At the end of March 2011, Bill Nelson and the Gentlemen Rocketeers, along with one hundred plus guests, populated Studio A at Metropolis, West London, for a dynamite concert reminiscent of the Marquee club in its heyday. A blistering fourteen song set from the band, which covers much of Bill’s career to date, was the result. We’re delighted to present that set here on both CD and DVD, together with an interview with Bill and a sublime four track solo set as DVD extras.
Parsifal represents the culmination of Wagner’s work as a revolutionary composer of opera. In it he created a powerful allegory on the conflict between Christianity and paganism, good and evil, light and dark, physical passion and spiritual abstinence. This dramatic production by the brilliant German stage director Harry Kupfer marked Daniel Barenboim’s appointment as the artistic director of the Berlin State Opera in 1992. The cast is made up of the finest Wagnerian singers of the period, all of whom enjoyed substantial international careers. Barenboim’s superb conducting reveals Wagner’s multi-layered score in all its glory.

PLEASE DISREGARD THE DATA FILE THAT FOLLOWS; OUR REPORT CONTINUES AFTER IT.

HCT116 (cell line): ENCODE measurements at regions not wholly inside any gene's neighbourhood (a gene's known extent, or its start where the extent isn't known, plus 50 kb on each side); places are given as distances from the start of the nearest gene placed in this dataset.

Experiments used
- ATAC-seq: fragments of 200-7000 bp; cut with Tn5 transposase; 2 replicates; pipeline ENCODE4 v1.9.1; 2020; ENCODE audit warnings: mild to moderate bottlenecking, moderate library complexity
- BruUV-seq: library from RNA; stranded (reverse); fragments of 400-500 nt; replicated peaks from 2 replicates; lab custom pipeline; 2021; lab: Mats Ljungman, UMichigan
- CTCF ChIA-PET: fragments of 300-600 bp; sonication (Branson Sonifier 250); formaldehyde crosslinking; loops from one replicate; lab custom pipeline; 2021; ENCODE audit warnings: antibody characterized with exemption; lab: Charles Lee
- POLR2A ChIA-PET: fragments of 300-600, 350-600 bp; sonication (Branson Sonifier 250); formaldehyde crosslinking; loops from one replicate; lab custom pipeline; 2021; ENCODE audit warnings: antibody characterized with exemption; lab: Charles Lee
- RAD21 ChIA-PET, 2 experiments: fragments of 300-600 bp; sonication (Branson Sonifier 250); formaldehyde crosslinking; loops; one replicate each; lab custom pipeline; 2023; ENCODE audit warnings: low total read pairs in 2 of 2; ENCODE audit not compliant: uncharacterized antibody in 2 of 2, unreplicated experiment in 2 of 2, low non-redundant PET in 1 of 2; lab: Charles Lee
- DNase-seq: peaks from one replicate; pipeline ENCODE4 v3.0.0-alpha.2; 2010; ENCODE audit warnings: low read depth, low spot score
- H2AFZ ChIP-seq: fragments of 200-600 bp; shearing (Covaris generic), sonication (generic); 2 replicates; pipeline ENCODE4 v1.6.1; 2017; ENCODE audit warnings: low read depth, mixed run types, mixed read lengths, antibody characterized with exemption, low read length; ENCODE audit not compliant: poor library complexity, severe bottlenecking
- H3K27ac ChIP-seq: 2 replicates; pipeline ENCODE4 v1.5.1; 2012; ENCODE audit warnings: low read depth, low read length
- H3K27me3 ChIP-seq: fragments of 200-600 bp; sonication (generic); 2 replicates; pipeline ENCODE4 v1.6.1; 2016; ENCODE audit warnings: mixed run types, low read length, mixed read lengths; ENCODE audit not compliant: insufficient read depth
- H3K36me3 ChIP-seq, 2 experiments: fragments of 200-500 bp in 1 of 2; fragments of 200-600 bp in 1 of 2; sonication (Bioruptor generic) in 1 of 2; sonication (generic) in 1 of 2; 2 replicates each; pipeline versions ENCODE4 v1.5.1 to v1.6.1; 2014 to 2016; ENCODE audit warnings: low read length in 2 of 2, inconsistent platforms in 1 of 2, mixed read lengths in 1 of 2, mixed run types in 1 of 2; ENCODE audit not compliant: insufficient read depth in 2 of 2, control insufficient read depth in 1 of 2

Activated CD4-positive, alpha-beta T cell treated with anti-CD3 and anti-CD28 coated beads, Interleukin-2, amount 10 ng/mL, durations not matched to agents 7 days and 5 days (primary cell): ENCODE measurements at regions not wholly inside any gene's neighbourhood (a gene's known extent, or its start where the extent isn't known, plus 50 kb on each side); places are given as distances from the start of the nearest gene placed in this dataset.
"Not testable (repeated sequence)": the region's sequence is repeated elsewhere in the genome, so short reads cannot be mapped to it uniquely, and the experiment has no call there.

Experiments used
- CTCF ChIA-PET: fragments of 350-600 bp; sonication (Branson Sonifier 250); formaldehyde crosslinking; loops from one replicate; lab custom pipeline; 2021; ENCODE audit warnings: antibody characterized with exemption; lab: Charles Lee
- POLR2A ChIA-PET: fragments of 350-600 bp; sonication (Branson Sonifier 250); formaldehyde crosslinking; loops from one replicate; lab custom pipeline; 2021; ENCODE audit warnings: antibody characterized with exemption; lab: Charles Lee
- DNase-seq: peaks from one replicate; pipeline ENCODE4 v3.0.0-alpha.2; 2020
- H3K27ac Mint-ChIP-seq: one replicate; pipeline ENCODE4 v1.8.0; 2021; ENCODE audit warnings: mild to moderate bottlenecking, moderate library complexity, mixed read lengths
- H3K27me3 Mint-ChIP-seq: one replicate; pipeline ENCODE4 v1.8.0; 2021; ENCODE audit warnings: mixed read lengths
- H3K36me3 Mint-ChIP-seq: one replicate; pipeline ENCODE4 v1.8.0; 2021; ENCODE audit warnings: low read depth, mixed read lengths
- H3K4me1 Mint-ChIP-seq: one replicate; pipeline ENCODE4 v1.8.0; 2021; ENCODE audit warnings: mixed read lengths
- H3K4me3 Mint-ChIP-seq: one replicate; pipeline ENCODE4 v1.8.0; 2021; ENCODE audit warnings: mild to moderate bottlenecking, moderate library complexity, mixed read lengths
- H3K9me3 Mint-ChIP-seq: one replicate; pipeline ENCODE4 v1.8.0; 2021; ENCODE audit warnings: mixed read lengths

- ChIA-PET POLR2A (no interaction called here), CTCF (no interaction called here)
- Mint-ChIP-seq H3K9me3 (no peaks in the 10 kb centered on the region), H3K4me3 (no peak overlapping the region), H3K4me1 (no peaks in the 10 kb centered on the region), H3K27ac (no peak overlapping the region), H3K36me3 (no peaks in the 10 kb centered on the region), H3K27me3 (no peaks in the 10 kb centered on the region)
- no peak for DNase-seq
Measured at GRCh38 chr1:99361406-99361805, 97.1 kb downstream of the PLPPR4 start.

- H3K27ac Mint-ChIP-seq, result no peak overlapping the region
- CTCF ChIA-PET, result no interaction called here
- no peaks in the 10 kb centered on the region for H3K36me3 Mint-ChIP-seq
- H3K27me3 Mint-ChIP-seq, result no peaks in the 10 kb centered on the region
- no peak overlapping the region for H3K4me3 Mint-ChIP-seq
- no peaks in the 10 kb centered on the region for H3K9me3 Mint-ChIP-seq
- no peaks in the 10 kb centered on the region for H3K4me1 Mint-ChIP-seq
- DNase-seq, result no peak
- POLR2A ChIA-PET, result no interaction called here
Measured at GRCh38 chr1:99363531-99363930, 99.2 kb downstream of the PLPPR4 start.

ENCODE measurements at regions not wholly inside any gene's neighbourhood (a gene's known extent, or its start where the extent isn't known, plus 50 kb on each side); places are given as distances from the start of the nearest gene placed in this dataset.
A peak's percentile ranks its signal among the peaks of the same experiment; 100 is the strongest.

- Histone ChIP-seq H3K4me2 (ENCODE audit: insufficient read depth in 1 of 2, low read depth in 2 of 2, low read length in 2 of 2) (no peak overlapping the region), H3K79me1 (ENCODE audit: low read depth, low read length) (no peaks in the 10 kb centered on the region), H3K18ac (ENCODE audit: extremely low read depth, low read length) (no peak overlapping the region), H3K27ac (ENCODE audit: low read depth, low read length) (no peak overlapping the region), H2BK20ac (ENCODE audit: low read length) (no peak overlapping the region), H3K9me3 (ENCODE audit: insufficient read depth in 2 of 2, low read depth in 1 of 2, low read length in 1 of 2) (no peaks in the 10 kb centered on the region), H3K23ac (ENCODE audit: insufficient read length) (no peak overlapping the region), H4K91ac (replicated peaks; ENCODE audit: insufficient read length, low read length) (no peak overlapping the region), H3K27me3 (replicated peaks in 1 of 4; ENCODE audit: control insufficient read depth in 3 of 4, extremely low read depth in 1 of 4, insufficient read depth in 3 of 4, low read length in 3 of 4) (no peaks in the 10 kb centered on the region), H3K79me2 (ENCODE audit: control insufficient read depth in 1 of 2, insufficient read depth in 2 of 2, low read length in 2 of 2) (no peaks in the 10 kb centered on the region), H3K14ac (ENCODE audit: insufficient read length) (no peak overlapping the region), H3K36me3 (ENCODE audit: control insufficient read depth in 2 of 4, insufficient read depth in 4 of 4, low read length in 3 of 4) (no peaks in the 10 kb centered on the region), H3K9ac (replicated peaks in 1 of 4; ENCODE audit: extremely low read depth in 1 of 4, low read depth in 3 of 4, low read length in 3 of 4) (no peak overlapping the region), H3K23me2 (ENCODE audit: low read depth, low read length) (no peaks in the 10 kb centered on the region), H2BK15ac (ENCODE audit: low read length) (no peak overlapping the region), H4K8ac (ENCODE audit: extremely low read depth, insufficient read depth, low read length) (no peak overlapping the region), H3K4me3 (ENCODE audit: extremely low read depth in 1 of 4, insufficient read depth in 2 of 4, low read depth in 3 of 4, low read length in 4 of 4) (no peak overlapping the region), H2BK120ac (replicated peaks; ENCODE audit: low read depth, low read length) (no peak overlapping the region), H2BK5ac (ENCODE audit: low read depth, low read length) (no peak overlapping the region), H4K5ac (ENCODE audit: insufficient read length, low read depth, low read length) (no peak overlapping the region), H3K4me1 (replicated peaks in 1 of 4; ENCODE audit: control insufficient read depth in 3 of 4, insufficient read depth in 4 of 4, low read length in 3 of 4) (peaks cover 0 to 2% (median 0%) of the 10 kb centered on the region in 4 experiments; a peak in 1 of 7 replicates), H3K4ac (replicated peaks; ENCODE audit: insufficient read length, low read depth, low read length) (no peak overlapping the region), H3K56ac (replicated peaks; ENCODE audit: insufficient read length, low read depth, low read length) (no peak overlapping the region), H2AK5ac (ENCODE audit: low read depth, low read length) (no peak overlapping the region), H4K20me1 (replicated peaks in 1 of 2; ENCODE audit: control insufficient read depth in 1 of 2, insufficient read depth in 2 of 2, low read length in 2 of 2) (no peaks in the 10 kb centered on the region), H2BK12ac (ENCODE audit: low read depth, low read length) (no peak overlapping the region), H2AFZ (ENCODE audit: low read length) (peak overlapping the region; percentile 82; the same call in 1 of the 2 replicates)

With this new production of La traviata at the 2011 Aix-en-Provence Festival, Natalie Dessay made her first European appearances as Verdi’s Violetta, a pinnacle of the soprano repertoire. She made her debut in the role in 2009 at the Santa Fe Festival in the US, and subsequently sang Violetta in Japan. Dessay’s 2011-12 season will include La traviata at the Vienna State Opera (in this Aix-en-Provence production by French theatre and opera director Jean-François Sivadier) and the New York Metropolitan.
This instrumental ensemble is appreciated for its dynamic vivacity, virtuosic precision, and the historical accuracy of its performance practices. The ensemble has been invited to many of the most important festivals, including the Prague Spring, Flanders Festival, Festival Oude Muziek Utrecht (Ancient Music Festival of Utrecht), Bach Tage Berlin (Berlin Bach Days), Ansbacher Bachwoche (Ansbach Bach Week), the York Early Music Festival, and Wratislavia Cantans.
Beata es Maria is made up primarily of vocal music in praise of the Virgin that features three men's voices, a counter tenor, tenor, and bass. It's an especially attractive ensemble, and Charpentier, who is known to have sometimes sung the tenor parts, knew how to make the vocal lines terrifically appealing. The Magnificat that opens the album beautifully illustrates his skill in taking a much-used convention the chaconne, with a harmonic progression that (the composer reports) repeats 89 times and keeping it endlessly intriguing with his inventive handling of the voices.